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Democratic congressional candidate Nida Allam discusses motivations, platform in UNC town hall


Ahead of the state’s primary election, the University of North Carolina at Chapel Hill’s Young Democrats hosted Nida Allam, Durham county commissioner and a District 4 democratic candidate, for a town hall and voter registration event on April 22. 

Under the newly drawn congressional map, District 4 includes four universities and three community colleges, including Duke and UNC, making the student vote a key piece for candidates.

“It’s about time for young voices to have representation [in] one of the most diverse, most progressive districts in North Carolina,” Allam said during the town hall. 

Co-hosted by Students for Nida, UNC Young Democrats and the Sunrise Movement, the town hall provided Allam an opportunity to talk directly to student voters, according to Campaign Fellow Claire Brennan, a first-year at UNC.

“[Allam] is a candidate that highly prioritizes the student vote,” Brennan said.

Her campaign has more than 40 youth volunteers, according to Campaign Manager Maya Handa. 

Allam was elected to serve as Durham County Commissioner in 2020, becoming the first Muslim woman elected to public office in North Carolina. She also serves within the NC Democratic Party’s senior leadership and chairs the Durham Mayor’s Council for Women.

Allam is seeking to replace longtime Democratic Rep. David Price, who announced in October he would not seek reelection. For the first time in decades, there is a contested Democratic primary.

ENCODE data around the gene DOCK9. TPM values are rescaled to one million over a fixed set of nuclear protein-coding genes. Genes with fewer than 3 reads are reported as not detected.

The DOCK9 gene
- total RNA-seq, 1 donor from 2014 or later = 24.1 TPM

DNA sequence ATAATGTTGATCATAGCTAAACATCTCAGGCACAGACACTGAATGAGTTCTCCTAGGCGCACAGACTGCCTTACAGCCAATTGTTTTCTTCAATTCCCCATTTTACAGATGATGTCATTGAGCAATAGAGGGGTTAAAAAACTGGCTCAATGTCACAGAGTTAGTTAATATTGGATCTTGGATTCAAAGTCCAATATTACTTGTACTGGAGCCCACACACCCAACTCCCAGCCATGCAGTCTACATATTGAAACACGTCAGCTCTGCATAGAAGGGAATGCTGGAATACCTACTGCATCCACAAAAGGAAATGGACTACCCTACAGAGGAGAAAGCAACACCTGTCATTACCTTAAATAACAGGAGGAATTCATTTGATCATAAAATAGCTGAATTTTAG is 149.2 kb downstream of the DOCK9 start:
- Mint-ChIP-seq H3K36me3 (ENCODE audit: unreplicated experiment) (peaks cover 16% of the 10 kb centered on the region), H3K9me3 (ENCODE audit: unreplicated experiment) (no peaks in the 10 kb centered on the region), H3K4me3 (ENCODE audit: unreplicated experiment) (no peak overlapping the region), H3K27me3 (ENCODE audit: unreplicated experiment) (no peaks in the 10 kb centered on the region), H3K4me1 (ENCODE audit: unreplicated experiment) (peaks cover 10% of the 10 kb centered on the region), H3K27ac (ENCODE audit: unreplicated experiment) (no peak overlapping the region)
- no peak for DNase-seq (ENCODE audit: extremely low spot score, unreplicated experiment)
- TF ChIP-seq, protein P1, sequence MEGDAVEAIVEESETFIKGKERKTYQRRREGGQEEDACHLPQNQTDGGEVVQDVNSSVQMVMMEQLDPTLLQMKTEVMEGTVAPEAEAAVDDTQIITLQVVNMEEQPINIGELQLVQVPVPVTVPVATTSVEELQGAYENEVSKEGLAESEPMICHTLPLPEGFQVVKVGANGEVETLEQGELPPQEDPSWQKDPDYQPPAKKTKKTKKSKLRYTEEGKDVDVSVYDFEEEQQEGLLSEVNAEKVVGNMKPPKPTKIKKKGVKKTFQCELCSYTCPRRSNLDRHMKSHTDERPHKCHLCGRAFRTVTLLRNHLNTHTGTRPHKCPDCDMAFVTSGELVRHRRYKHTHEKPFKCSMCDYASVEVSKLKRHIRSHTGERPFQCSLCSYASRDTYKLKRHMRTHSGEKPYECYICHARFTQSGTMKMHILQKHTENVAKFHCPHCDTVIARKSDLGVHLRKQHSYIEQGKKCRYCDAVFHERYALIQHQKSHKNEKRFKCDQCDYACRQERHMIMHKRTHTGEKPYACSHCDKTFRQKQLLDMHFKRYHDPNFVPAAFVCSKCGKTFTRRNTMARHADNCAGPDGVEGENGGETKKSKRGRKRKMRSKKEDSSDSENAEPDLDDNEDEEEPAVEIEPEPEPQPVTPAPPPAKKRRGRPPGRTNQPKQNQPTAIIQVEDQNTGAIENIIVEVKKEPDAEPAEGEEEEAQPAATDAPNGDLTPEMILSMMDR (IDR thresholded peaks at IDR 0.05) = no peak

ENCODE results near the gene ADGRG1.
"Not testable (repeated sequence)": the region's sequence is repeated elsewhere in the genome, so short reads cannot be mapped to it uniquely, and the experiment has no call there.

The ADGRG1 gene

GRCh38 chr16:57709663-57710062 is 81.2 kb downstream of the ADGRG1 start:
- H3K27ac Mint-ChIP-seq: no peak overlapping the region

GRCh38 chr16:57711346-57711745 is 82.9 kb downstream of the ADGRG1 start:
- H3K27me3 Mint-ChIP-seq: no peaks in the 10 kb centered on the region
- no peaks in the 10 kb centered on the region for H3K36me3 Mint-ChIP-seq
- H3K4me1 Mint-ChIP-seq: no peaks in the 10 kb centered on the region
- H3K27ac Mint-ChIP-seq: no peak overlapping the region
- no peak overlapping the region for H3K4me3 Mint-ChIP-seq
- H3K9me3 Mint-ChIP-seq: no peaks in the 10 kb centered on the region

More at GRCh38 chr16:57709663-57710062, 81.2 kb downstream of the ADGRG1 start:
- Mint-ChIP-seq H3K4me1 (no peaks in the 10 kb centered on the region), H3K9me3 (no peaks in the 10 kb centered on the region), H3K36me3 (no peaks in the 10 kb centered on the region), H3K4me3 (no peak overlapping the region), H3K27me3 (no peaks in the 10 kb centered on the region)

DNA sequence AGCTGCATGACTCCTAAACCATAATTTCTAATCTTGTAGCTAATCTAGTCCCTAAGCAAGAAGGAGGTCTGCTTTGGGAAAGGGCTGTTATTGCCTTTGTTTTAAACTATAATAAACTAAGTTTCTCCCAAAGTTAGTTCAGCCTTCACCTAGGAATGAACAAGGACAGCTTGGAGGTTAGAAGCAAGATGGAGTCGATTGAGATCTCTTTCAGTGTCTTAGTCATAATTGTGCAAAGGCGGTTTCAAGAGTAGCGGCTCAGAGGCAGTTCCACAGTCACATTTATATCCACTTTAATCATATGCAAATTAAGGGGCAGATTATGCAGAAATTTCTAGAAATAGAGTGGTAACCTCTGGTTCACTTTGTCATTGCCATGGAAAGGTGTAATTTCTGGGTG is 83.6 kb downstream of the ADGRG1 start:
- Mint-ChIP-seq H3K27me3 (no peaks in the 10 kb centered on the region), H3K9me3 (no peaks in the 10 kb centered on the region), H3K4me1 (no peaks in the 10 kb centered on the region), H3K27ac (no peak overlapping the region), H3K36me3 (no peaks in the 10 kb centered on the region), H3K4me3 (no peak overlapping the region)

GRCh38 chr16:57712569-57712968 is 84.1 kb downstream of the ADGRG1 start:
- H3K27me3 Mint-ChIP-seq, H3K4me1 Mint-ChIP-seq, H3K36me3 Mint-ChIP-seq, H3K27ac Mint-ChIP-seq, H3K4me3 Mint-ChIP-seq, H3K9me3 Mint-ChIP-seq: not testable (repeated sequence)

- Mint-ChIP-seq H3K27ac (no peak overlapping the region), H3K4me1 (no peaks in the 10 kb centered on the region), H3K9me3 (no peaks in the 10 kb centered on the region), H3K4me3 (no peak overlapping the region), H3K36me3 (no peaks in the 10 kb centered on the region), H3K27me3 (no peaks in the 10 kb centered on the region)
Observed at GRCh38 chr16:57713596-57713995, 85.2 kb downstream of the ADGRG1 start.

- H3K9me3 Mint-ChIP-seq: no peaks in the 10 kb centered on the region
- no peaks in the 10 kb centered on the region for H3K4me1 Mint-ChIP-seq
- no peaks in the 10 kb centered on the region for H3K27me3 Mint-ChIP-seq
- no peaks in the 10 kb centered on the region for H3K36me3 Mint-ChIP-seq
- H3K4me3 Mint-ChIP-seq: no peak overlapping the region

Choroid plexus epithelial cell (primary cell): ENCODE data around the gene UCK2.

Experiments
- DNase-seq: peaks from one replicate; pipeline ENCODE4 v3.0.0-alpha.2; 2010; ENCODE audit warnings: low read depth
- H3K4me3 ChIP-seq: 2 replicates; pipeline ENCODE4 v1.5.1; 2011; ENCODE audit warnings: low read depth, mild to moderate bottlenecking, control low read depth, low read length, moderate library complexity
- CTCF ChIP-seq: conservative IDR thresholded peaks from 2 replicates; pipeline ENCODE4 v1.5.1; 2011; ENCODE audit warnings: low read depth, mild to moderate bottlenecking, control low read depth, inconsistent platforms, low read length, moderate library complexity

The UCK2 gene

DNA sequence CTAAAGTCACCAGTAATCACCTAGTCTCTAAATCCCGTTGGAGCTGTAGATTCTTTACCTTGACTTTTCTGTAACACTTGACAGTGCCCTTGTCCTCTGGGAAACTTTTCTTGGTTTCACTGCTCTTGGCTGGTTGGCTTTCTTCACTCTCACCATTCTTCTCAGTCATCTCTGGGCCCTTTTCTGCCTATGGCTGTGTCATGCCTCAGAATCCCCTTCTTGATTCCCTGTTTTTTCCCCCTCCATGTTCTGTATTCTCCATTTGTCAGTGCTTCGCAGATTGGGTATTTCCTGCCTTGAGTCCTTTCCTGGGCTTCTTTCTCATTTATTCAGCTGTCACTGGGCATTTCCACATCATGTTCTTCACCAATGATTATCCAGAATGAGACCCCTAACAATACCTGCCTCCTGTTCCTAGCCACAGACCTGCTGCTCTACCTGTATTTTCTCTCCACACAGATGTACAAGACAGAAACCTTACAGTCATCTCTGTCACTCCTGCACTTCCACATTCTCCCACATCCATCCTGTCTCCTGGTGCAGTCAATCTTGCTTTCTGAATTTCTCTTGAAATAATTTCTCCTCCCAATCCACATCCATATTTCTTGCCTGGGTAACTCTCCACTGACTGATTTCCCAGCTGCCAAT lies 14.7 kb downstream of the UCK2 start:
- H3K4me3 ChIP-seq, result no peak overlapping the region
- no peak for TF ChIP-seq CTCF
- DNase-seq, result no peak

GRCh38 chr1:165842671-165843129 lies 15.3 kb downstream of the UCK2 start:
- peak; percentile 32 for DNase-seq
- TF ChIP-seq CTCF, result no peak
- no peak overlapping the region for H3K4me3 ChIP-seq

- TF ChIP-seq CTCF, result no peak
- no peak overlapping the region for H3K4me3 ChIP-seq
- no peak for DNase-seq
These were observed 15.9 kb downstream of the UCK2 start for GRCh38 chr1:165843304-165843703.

At the town hall, Allam opened her speech by recounting her path to political office. When she was a senior at North Carolina State University, her friends Deah Barakat, Yusor Abu-Salha and Razan Abu-Salha were murdered by their neighbor “who hated them because they were Muslim,” according to Allam. 

The Chapel Hill Police Department and local elected officials labeled the murders as a parking dispute without a proper investigation, Allam said. This inspired her to “look for change” and run for public office.  

“We need an elected official and a representative who is going to actually invest in our youth and realize that their voices matter,” Allam told The Chronicle. 

Supporting the Green New Deal is a pillar of Allam’s campaign platform. She believes young people have a particular interest in protecting the environment because “we are going to be the ones who are going to have to live with the ramifications if we don’t take action on climate change,” she told The Chronicle. 

Allam also wants to ensure jobs in the district are accessible and guarantee a liveable wage. She hopes to “fight for a $23 minimum wage, consistent with the current cost of living in NC-04,” according to Allam’s website.

“The [state’s minimum wage of $7.25] right now is nowhere near that,” she told The Chronicle. 

According to her speech, Allam also led the charge for property tax relief for low-income residents and voted to raise the minimum wage for public school employees as Durham County Commissioner.

Allam, a North Carolina State University alum, told The Chronicle she wants to cancel student loan debt, which would lift “an entire generation of folks who are being burdened by student debt.” She said that young people cannot start families or invest in purchasing a home because of the burden of student loan debt. 

“We need someone like me, who understands that we can’t just wait around for politicians to take action on gun violence and white supremacy,” Allam said during the town hall. “We need immigrants, people who have faced religious discrimination, to have a seat at the table.”

Allam encouraged all students to vote and have their “voice heard,” emphasizing the accessibility of early voting, which started on April 28. 


Kathryn Thomas

Kathryn Thomas is a Trinity sophomore and news editor of The Chronicle’s 118th volume.





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